According to al-Zawahiri and Asim Umar, the goals of AQIS are to initiate violence against the U.S., free Indian Muslims from persecution, establish Shariah law across South Asia, revive the Islamic Caliphate in the Indian Subcontinent and defend Afghanistan and the Afghan Taliban against foreign aggression. [21] [22] In pursuit of these goals, the organization claims to have united the mujahedeen across the Indian Subcontinent into a single entity. [23] Many observers have also speculated that the group has another, tacit purpose: to send the message to the global jihadi community that AQ will not be eclipsed by the Islamic State (IS) and that rather than fight their fellow Muslims, the mujahedeen should unite together against the U.S. and the west. [24]

Size Estimates

There are no known estimates of AQIS’s size.


Designated/Listed

AQIS is not designated as a foreign terrorist organization by the U.S., UN, or EU.

Resources

AQIS is believed to receive its funding and other resources directly from AQ central.  It has no known autonomous sources of revenue.  [25]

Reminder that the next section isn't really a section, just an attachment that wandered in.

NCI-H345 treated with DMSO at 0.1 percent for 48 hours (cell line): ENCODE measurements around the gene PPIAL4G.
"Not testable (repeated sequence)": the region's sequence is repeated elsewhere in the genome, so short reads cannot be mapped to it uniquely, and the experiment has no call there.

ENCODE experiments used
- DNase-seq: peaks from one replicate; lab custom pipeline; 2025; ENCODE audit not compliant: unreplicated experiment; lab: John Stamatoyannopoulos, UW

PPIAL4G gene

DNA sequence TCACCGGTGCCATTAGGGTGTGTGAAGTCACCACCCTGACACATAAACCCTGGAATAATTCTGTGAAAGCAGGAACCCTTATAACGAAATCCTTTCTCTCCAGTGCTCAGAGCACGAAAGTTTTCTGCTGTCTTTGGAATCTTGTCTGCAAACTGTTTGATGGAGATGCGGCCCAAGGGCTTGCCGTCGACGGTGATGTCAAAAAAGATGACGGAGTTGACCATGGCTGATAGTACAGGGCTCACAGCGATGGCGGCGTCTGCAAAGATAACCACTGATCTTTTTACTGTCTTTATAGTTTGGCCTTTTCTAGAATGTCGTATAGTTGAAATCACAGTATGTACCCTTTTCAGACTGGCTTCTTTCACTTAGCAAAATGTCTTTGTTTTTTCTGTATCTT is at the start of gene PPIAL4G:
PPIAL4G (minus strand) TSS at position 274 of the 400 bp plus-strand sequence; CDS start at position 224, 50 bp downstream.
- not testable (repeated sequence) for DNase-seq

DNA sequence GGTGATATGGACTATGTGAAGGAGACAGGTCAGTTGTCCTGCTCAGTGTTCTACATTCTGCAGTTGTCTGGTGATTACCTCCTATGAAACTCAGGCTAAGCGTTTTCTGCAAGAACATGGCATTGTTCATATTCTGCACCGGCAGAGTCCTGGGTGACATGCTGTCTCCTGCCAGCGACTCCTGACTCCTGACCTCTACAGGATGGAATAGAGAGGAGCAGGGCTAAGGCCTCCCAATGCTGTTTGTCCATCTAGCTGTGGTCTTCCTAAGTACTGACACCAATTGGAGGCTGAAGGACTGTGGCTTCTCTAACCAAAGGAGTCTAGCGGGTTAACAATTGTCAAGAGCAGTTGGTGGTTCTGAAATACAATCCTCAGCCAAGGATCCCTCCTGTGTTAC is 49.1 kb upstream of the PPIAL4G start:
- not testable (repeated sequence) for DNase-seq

External Influences

AQIS is believed to draw fighters from several Pakistani terrorist groups, many of which have cordial relationships with the Pakistani government.  However, it is unknown whether AQIS itself has relations with the Pakistani government. [26]


Geographical Locations

According to Zawahiri, AQIS is comprised of various terrorist organizations originally from Pakistan, Afghanistan and India.  Although based in Pakistan, the group has threatened to undertake operations in Afghanistan, India, Bangladesh, and Myanmar, in addition to in Pakistan. [27] [28]

Targets & Tactics

Little is known about AQIS’s tactics, although it has vowed to target U.S. and U.S. aligned personnel in the Indian subcontinent, the secular governments of the region, and any who speak out against jihad or the establishment of Shariah Law in the Indian Subcontinent. [29]


Political Activities

AQIS has no known political activities.


Major Attacks

  1. September 2014: AQIS claimed responsibility for the assassination of Brigadier Fazal Zahoor, a senior official in the Pakistani army. (3 killed, 9 injured).[30]
  2. September 6, 2014: AQIS militants attempted to attack several U.S. warships after hijacking a Pakistani military frigate. The attack failed and the hijackers were apprehended. (1 killed, 0 wounded).[31]